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that man presented himself, with prayer, as a victim, "God, Shang Ti, was so pleased that rain fell at once."

Throughout his work, Wang Ch‘ung sets his face steadily against all forms of supernatural intervention; he will never allow that post hoc is necessarily propter hoc. It is not surprising, therefore, to find that he adds these words: "That the Emperor personally prayed in the mulberry-grove, that his self-indictment was as mentioned, that he cut off his hair and bound his hands, thus offering himself as a victim, and that he implored God—all this may be true; but the statement that rain fell in consequence seems to be a fable. . . . It is probable that, as the drought had been lasting a long time, rain fell as a matter of course, directly after the Emperor had been accusing himself of being the cause of the drought; and that the people of that day, noticing the coincidence, thought that the rain had come in answer to prayer." Belief in divination is ridiculed by Wang Ch‘ung, who argues at length to show that the will of God cannot be discovered through any arrangement of reeds or grasses or manifestations on the shell of the tortoise. His view is that people who are going to be lucky get favourable responses; those who are going to be unlucky get the reverse.

Wang Ch‘ung's rather shadowy and inconsistent conception of God may be roughly summed up in a few words. He rejects anthropomorphism pure and simple: God cannot have mouth and eyes. At the same time, he gives his Deity a body and locates

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[paragraph continues] Him in the sky; he seems to favour the belief that the Deity lives in a palace, as a king on earth, but from this seclusion he argues that God cannot have intimate knowledge of human affairs. He does not believe that thunder is the expression of God's anger, or, indeed, that God is ever angry with mankind. "All creatures," he says, "are to God like children, and the kindness and love of father and mother are the same to all their children." But this fatherhood ceases to have significance in the face of frequent statements that God is really an immaterial fluid, which neither makes itself heard nor visible, nor does it act in any way, except as a spontaneous informing influence which ceaselessly operates throughout the universe.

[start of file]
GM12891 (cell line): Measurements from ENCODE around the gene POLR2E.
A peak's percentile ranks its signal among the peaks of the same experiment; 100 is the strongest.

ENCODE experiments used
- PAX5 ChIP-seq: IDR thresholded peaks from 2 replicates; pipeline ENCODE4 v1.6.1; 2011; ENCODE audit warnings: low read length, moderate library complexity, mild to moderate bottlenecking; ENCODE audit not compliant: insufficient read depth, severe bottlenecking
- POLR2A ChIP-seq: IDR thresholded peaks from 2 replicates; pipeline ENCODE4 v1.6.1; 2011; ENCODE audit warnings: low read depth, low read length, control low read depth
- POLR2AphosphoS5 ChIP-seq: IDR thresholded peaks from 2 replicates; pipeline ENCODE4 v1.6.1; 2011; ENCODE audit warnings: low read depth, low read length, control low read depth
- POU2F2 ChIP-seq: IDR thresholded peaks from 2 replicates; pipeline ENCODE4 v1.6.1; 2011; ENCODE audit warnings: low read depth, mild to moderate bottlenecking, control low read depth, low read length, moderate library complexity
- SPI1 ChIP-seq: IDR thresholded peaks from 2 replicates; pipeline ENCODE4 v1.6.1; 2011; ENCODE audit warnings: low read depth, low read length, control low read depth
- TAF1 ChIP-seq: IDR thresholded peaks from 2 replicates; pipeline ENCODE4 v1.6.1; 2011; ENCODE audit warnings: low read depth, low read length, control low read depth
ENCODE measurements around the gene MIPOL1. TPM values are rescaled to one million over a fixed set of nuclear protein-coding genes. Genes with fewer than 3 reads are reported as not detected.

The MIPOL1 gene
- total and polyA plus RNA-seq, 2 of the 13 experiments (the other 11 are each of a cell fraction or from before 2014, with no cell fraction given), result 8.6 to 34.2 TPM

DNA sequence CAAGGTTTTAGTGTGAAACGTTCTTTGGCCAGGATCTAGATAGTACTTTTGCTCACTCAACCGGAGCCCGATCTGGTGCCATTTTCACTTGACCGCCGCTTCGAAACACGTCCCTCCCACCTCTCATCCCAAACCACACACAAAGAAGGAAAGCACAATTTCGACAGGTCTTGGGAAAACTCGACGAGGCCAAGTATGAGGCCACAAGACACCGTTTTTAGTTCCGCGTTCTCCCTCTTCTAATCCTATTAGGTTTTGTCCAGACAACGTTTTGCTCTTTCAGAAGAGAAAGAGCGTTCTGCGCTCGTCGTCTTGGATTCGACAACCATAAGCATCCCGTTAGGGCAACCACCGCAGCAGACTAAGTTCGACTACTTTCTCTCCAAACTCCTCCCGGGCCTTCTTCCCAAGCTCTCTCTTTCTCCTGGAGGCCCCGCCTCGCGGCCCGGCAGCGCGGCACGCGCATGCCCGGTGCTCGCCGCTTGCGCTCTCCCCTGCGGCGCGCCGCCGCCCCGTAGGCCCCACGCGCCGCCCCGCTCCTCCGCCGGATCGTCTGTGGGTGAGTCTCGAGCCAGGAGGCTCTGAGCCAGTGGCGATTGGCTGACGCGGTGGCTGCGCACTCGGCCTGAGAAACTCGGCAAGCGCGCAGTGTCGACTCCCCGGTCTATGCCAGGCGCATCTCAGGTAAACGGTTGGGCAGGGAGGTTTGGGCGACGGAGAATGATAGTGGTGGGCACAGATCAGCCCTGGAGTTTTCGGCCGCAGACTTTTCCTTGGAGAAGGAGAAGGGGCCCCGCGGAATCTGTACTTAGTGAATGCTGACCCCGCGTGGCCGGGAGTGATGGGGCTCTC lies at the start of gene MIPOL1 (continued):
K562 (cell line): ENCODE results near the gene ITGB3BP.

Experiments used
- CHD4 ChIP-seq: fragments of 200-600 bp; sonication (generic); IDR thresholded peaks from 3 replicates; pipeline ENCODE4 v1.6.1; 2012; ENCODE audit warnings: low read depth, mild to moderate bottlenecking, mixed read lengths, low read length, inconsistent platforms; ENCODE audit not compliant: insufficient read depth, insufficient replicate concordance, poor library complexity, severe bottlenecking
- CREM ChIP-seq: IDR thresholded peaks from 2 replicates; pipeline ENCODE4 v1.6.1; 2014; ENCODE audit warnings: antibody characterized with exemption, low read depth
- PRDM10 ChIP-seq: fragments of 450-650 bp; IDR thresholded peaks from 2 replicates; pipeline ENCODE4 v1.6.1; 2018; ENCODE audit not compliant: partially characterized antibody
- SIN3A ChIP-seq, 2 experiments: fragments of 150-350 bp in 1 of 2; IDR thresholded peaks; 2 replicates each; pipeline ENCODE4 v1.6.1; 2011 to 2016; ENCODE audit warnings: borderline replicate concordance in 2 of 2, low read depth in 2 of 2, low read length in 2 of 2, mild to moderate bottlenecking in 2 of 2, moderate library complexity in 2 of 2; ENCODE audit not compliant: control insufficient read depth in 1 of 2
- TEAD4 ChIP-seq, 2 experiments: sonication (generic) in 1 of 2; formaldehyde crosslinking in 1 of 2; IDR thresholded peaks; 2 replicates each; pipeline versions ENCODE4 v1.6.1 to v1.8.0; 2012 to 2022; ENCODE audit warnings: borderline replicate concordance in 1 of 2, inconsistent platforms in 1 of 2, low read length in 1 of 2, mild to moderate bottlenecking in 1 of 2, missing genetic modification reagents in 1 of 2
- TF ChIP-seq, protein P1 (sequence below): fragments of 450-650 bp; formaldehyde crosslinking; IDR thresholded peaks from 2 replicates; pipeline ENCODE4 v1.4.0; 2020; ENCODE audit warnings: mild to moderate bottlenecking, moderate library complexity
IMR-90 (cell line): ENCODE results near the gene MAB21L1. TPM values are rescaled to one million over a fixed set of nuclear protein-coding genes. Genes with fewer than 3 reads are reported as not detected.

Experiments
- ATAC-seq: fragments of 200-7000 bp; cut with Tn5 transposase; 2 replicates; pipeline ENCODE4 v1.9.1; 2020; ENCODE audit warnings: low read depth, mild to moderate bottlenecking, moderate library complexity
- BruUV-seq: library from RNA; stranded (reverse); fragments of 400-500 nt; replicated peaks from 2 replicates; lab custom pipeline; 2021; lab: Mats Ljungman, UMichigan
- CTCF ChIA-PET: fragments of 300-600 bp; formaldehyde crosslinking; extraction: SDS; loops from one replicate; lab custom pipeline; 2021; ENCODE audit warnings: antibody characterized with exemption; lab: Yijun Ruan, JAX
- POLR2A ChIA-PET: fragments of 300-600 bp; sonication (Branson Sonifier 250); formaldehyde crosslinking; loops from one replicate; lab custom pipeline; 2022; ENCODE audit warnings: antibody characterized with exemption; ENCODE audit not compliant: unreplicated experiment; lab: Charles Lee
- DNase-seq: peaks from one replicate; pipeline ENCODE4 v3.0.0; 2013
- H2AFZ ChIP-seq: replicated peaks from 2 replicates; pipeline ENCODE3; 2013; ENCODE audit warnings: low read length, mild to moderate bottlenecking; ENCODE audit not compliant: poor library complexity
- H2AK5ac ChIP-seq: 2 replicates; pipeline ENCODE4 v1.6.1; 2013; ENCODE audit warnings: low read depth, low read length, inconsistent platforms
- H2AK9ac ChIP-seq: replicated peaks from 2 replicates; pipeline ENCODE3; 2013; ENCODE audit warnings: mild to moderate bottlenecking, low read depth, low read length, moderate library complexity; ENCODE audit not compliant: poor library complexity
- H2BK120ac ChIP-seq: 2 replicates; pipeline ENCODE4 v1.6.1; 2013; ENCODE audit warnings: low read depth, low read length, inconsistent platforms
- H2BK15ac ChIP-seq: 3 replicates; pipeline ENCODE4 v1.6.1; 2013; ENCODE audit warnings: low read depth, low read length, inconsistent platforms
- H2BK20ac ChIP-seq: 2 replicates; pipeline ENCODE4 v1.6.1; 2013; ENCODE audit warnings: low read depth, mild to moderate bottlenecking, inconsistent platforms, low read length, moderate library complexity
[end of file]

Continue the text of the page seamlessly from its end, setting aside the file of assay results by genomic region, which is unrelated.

If it is not easy to disentangle Wang Ch‘ung's beliefs as to the existence of a God, there is no longer any difficulty when we come to the question of a world of spirits. To the old question—

When coldness wraps this suffering clay,
Ah, whither strays the immortal mind?

[paragraph continues] Wang Ch‘ung returns a categorical answer. "The dead," he says, "do not become disembodied spirits; neither have they consciousness, nor do they injure anybody. Animals do not become spirits after death; why should man alone undergo this change? That which informs man at his birth is a vital fluid, or soul, and at death this vitality is extinguished, the body decays and becomes dust. How can it become a spirit? Vitality becomes humanity, just as water becomes ice. The ice melts and is water again; man

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dies and reverts to the condition of the vital fluid. Death is like the extinction of fire. When a fire is extinguished, its light does not shine any more; and when a man dies, his intellect does not perceive any more. The nature of both is the same. If people, nevertheless, pretend that the dead have knowledge, they are mistaken. The spirits which people see are invariably in the form of human beings, and that very fact is enough of itself to prove that these apparitions cannot be the souls of dead men. If a sack is filled with grain, it will stand up, and is obviously a sack of grain; but if the sack is burst and the grain falls out, then it collapses and disappears from view. Now, man's soul is enfolded in his body as grain in a sack. When the man dies, his body decays and his vitality is dissipated. When the grain is taken away, the sack loses its form; why then, when vitality is gone, should the body obtain a new shape in which to appear again in the world?

"The number of persons who have died since the world began, old, middle-aged, and young, must run into thousands of millions, far exceeding the number of persons alive at the present day. If every one of these has become a disembodied spirit, there must be at least one to every yard as we walk along the road; and those who die now must suddenly find themselves face to face with vast crowds of spirits, filling every house and street. If these spirits are the souls of dead men, they should always appear naked; for surely it is not contended that clothes have souls as well as men. It can further be shown not only that